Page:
Air Asia

Air Asia are one of Asia's most famous scam airlines. Much like Scoot, they make their money by cancelling flights and keeping the money. Air Asia first launched their Japan service in August 2012, as a joint venture between Air Asia (from Malaysia) and All Nippon Airways, themselves a very good airline, who also own Peach. Air Asia Japan, however, received a lot of deservedly bad press over their late departures and high cancellation rates, and most Japanese refused to fly them; on my only experience the flight was full of Australian snowboarders. Air Asia never filled their planes, and after huge losses the airline stopped operating in October 2013.

The New Air Asia

ANA's half of Air Asia then became Vanilla Air, which has kept using the same dishonest business strategies as in their former existence as Air Asia Japan. Air Asia, however, now plans to re-launch their service again in summer 2015, hence this post. I strongly recommend steering clear of both the new Air Asia Japan and the old Air Asia Japan (now Vanilla Air).

My Experience

I was skiing in the mountains in Hokkaido (northern Japan), and at the end of my trip I was ready to return to Tokyo. Being the new year all the major airlines were full. I wanted to take a train, but unfortunately it's not possible to reserve tickets online. In the end I gave up and booked with Air Asia, the only airline with seats available, and now I know why.
The plane was delayed, but check-in went as normal. While in the waiting lounge on my computer I suddenly heard a man arguing with a staff member, saying he needed to get back to Tokyo for a flight back to Europe the next morning. I looked up and realised that the waiting lounge was emptying out. There were no announcements in English, but we needed to go back through the gate the wrong way, collect our bags from the carousel and line up. No announcements were made at all, and people just had to wait for hours for their turn at the desk to ask to take their "refund" (as a "voucher") or see if there was room on another flight. Fortunately since Japanese (sensibly) weren't using Air Asia there were still seats available on the flight the next day, which i took.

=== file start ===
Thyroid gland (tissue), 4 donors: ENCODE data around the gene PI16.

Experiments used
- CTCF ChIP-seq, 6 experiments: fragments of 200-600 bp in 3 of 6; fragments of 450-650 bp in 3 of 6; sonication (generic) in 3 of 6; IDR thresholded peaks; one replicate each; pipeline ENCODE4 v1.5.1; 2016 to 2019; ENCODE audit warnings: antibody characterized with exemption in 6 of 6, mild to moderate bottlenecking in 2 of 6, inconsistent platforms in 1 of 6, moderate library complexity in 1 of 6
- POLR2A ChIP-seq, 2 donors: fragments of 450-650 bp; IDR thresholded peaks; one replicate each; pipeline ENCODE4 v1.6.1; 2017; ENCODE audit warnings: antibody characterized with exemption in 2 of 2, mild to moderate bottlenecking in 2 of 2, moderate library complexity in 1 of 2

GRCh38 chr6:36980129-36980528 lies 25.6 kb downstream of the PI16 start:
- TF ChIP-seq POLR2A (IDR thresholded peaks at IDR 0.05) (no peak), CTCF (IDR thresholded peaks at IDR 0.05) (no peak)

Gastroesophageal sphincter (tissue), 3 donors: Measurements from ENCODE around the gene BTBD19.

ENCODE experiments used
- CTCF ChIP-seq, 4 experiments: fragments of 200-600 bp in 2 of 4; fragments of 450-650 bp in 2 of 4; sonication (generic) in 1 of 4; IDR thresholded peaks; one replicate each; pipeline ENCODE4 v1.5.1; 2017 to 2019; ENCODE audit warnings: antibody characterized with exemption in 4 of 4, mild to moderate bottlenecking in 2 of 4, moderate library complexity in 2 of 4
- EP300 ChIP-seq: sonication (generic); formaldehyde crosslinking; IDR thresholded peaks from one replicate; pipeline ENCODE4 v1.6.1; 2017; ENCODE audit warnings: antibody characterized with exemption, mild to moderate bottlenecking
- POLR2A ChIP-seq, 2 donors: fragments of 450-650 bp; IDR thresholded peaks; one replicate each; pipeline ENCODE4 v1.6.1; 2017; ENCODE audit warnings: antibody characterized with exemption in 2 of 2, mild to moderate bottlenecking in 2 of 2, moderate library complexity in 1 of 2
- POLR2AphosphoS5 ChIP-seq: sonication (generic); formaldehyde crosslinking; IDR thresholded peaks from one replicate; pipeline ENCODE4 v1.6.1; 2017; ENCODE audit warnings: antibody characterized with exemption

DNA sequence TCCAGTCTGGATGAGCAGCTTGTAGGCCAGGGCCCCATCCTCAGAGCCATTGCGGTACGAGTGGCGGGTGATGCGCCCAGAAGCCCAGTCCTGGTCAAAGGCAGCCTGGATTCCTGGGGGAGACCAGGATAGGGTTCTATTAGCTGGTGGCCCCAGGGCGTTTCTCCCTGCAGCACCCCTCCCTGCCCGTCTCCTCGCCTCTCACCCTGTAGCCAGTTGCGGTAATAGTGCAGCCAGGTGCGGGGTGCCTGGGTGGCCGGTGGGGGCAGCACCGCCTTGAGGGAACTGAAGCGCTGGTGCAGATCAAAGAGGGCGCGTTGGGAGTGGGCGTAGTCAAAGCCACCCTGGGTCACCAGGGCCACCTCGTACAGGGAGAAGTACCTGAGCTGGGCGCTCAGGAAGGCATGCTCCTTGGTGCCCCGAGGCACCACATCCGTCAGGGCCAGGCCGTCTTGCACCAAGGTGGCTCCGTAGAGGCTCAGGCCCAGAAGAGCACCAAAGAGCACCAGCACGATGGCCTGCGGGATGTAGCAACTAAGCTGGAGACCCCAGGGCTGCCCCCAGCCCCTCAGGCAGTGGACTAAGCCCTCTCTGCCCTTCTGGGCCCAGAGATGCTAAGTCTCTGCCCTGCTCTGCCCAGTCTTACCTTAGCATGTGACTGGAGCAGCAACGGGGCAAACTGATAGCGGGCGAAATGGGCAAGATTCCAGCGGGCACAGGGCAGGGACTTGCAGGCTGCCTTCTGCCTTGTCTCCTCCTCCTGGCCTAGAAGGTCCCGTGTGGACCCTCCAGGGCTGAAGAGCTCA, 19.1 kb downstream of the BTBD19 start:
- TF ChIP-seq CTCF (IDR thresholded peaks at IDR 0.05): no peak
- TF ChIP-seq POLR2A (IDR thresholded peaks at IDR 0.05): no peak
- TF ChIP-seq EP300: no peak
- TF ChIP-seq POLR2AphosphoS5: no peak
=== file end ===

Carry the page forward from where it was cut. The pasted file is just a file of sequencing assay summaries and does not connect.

We were then told to take our luggage and leave, as the airport was about to close. It was a day before New Year's Eve, so most hotels were full. The temperature was well below zero, it was almost midnight and it was snowing outside. I was lucky that I'd stayed in a hotel near the airport a few days earlier, and that they still had a vacancy, but I don't know what other people would have done.

The only help the airline provided was to offer a fraudulent letter saying the delay was due to weather, so that people could claim costs against their insurance. However I asked staff why the other flights were still departing for Tokyo (Narita) and staff then admitted that it was because they plane had suffered mechanical problems earlier that day in Nagoya, and that they had caused the plane to be delayed.

That's my experience with Air Asia. I don't recommend them, but if you do try your luck I hope you have a better experience than I did!  

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